From Forest Street’s “Restaurant Row” to the establishments on Elm, Main and Pine Streets, New Canaan offers a diverse and ever-evolving lineup of restaurants.
The choices in town are particularly impressive not only given the size of town, but also when one considers how far New Canaan has come in morphing into a culinary destination in a relatively short amount of time. As recently as the 1960’s and ‘70s, dining options were somewhat limited for residents and the food was far from exciting.
Patricia Brooks—food critic for the New York Times and New Canaan resident since 1959—remembers those days well.
“It just wasn’t that good anywhere,” Brooks told NewCanaanite.com. “It was pretty basic, very white bread-ish.”
There were formal dinners at the Roger Sherman Inn, while those seeking more casual fare would head to The Heritage on Baldwin Avenue (now incorporated into Cherry Street, near Locust Avenue). Even so, there was one place in town that stood out for New Canaanites, a place where those who wanted to see and be seen would congregate every day for more than three decades.
That place was Pierre’s.
Located at Elm Street where Family Britches currently is housed, Pierre’s was more commonly called “Izzy’s Place” in honor of owner Israel “Izzy” Cohen. Divided into two sections, Izzy’s had a “fancy” dining room, a popular destination for lunch, particularly for New Canaan housewives who would dress up and make an event of the meal. But it was the bar room that made Izzy’s an institution.
“It was great because it was a place where town-and-gown met,” Brooks said. “The mailmen would come in after their deliveries and their mail sacks would be sitting on the floor, and they’d be sitting at the bar with a beer. Commuters would come in at night and stand along the bar to have a drink before going home. Local town officials all ate lunch there.”
New Canaan’s version of the famed Round Table at NYC’s Algonquin Hotel, the front table at Izzy’s was unofficially “reserved” for the revered regulars who held court at the restaurant, including Judge Julius Groher, Selectman Pete Raymond, various attorneys and town officials who would discuss, dissect and debate the various issues of the town on a daily basis. If anyone needed to find the pulse of New Canaan, they looked no further than the bar room at Izzy’s, where the air was filled with all the latest news, sports, gossip, and politics.
“A friend of mine and I used to go down there for lunch,” Brooks recalled. “We joked about how we’d try and get that front table and throw them for a loop because they just expected it. We never did it, but jokingly referred to the idea of being naughty and sitting at that table, so that when they arrived they’d have a fit.”
As rich as the atmosphere was at Pierre’s, the food was not much to speak of. “They had really good BLT sandwiches,” Brooks said. “I don’t think I ever ordered anything else. But you didn’t go there for the food. We just enjoyed the atmosphere.”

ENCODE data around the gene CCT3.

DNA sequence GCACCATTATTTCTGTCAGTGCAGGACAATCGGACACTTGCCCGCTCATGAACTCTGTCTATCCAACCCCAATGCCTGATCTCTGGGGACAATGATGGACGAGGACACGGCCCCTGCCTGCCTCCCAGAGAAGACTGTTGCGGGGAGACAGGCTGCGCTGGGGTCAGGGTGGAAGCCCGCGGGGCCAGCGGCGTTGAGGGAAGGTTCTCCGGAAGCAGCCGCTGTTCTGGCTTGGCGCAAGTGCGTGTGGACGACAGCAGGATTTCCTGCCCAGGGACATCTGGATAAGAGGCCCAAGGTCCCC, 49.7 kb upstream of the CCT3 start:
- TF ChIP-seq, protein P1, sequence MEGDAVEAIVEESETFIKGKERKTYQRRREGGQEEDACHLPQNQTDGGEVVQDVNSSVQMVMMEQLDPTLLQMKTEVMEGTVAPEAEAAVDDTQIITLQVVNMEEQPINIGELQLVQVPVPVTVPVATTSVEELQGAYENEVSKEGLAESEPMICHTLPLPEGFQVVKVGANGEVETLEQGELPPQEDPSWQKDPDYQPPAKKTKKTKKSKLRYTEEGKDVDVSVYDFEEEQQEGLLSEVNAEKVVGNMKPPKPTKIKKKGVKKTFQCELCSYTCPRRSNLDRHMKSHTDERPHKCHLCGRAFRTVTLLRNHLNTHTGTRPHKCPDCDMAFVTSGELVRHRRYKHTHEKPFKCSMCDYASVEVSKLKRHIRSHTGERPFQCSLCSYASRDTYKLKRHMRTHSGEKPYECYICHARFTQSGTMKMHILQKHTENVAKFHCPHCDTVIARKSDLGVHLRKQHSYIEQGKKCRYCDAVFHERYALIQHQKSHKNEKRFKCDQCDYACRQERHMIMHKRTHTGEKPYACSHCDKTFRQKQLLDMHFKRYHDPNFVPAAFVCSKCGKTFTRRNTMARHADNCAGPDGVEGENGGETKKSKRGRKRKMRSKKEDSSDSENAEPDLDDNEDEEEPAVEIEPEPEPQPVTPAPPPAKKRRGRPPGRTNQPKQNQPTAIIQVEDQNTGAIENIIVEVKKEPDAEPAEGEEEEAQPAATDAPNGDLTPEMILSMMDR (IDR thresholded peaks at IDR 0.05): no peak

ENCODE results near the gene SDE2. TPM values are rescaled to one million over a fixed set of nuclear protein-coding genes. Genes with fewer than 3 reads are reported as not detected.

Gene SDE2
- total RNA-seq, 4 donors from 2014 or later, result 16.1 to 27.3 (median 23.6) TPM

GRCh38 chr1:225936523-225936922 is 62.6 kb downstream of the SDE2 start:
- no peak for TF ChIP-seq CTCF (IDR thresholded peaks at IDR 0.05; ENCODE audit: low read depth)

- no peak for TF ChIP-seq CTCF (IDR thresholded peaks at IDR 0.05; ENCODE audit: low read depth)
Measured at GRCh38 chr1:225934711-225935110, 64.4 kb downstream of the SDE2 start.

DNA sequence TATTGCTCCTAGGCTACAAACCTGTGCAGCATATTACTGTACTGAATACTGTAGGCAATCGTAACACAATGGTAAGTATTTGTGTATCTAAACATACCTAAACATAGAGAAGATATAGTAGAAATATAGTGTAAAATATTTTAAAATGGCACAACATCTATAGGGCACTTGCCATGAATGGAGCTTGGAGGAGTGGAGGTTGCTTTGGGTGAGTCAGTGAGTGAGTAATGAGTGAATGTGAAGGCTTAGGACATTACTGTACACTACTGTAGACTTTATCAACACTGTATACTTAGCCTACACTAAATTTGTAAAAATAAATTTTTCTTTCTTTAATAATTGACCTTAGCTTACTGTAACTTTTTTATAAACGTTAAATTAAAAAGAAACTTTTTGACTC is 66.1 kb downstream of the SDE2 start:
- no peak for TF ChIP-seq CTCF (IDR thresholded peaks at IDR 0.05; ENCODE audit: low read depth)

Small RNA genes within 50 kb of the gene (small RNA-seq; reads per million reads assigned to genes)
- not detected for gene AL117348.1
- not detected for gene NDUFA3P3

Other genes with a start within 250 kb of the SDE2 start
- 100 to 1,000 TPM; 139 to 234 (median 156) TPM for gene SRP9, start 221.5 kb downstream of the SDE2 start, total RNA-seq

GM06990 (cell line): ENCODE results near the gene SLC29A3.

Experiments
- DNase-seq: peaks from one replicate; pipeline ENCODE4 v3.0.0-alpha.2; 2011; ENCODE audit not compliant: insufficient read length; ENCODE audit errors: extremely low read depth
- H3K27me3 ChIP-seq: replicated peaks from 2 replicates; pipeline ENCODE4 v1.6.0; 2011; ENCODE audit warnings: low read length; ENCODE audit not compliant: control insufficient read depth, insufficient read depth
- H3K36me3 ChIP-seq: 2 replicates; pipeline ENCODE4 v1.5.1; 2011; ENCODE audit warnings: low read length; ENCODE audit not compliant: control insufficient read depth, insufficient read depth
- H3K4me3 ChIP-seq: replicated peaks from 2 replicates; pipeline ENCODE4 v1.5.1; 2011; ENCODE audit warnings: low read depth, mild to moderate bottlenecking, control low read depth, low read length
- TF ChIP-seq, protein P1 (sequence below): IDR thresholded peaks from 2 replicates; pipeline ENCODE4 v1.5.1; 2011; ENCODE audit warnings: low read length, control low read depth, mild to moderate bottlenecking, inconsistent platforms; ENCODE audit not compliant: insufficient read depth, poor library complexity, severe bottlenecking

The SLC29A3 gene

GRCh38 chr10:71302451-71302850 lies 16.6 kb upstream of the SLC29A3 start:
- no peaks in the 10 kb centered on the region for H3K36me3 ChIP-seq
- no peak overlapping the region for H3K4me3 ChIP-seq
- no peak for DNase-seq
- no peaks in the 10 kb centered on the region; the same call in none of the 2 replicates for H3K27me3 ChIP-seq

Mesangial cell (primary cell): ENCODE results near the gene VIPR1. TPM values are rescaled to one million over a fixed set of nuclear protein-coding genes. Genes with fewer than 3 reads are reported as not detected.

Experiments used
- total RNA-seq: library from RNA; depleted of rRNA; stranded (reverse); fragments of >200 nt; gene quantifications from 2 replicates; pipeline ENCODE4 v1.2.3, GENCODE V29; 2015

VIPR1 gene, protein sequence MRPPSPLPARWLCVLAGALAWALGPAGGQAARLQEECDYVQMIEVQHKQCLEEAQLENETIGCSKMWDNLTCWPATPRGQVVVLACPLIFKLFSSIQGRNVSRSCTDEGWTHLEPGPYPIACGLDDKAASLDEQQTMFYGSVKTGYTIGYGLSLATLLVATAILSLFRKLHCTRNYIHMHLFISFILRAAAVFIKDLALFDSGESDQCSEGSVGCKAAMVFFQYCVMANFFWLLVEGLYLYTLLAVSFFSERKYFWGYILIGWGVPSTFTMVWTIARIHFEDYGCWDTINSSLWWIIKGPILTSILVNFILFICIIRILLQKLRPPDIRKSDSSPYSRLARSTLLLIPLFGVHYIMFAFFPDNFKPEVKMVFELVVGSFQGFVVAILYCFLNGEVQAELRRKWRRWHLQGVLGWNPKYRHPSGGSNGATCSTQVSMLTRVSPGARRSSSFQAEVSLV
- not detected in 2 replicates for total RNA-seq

A former flyweight prizefighter, Izzy Cohen ran a candy and cigarette store in New Canaan in the late-1920’s which also had a gym to help launch his boxing career. In the ‘30s he partnered with Joe Doyle, a blind man who owned the predecessor to Pierre’s at 39 Elm St., Doyle’s Tavern. Cohen ran the restaurant so well that upon Doyle’s death in 1944, his appreciative heirs gave the business to Cohen as an inheritance, and it took off from there.
Not only did Cohen transform the newly renamed Pierre’s into New Canaan’s preeminent local hangout, but he gave back to the community itself. Izzy—often referred to as “New Canaan’s Toots Shor” after the legendary NYC restaurateur— was a particularly generous sponsor of local sports teams, including the legendary New Canaan Zebras baseball club, coached by Judge Groher and named for the striped décor of Pierre’s. Cohen also established a hometown newsletter circulated monthly to local men enlisted in the Armed Forces during World War II, and spearheaded a movement called “Operation Smokescreen”, sending candy and cigarettes overseas during the war years. When the servicemen returned home, Cohen hosted a clambake in their honor on a farm in nearby Vista, NY.
In the late ‘50s, Izzy’s Place played host to a live sports radio program called “New Canaan USA,” broadcast over Stamford’s WSTC. Izzy’s was also one of the first restaurants to feature a television in its bar, which was almost constantly tuned in to whatever sporting event was on at the time. The news of Izzy Cohen nearly collapsing from excitement while watching the 1959 Kentucky Derby made the local papers. The drama was justified, as Cohen supposedly won $300 on the winning horse — quite a hefty prize back in those days.
By the mid-1970’s, Izzy’s run was coming to a close. Changing tastes and increased competition from newer restaurants—most notably Fat Tuesday’s which opened a little further up Elm Street—cut into the business, which had been sold by Cohen the previous decade. When Pierre’s finally shut its doors for good in 1976, it was the end of an era in New Canaan’s history. Although new establishments such as Gates and Cherrystreet East would soon vie for the title of unofficial town headquarters, it was not quite the same.
“There’s nothing to compare it to, really nothing,” Brooks said. “Everybody felt the loss for a little while, but of course the town has changed so much, and it’s so grown that most people don’t have any idea when you mention Izzy’s.”